On June 9, 2020, New York State lawmakers moved history forward by voting to repeal Sec. 50-a of the New York Civil Rights law, a state law that enabled police departments to withhold officers’ disciplinary records from public view.
The vote came in response to the horrific death of George Floyd, a nationwide movement for police reform and accountability, and the general sentiment that systemic change is necessary to redress a systemic problem – namely, the violence perpetrated against minority communities and people of color.
The repeal of 50-a was among numerous other calls for change as part of New York’s ‘Say Their Name’ Reform agenda, which included banning chokeholds by law enforcement officers; prohibiting false race-based 911 reports and making them a crime; and designating the Attorney General as an independent prosecutor for matters relating to the deaths of unarmed civilians caused by law enforcement.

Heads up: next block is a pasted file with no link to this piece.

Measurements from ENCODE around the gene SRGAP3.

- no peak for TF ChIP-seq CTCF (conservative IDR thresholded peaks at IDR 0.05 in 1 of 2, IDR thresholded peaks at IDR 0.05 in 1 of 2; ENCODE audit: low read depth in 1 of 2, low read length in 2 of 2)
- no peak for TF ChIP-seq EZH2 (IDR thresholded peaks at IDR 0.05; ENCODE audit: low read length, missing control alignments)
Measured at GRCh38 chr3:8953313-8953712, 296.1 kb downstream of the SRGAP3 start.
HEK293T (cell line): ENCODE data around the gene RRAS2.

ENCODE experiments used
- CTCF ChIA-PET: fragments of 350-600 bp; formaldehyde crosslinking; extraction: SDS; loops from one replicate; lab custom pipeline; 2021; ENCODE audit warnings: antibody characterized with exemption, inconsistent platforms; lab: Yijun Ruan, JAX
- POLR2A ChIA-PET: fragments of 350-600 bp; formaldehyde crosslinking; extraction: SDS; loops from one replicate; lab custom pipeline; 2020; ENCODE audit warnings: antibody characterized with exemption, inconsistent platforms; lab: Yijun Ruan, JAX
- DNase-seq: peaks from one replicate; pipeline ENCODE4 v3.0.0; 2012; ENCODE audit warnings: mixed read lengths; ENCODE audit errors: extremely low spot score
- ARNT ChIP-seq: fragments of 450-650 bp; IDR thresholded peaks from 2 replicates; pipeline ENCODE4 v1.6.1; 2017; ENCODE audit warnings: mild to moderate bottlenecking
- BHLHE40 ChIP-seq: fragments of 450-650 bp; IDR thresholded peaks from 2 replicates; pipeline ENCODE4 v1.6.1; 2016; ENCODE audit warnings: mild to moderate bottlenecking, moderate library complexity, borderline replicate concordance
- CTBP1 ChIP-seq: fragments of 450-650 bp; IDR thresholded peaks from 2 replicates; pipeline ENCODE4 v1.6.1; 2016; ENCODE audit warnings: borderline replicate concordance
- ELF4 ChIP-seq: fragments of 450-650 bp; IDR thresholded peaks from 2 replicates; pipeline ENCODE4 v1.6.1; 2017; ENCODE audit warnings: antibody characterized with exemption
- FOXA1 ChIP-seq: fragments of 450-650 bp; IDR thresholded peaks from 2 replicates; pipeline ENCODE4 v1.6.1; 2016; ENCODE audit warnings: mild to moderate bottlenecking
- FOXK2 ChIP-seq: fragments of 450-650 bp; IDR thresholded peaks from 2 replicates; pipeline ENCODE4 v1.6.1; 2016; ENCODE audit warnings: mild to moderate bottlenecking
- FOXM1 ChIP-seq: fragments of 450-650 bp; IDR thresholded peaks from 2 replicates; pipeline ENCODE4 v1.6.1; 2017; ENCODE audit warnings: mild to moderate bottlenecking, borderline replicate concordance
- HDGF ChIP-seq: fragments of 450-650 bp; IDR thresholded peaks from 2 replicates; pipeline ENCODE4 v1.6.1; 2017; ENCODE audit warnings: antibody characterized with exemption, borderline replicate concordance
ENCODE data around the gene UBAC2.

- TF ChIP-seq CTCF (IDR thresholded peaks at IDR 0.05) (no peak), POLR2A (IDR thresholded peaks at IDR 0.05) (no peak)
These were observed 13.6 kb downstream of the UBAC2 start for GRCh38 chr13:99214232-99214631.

Governor Andrew Cuomo is set to sign the 50-a reform bill into law, and once done, the bill will take immediate effect. As a result of the bill, law enforcement agencies will now be required to turn over the disciplinary records of police officers when requested under New York’s Freedom of Information Law, though certain types of information – such as home addresses – will remain protected.
Assembly member Daniel O’Donnell (D-Manhattan), sponsor of the bill to repeal 50-a, commented on its passage: “It is an attempt to level the playing field, it is an attempt to get information into the public . . . We take one step forward today on transparency. We allow people some degree of peace.”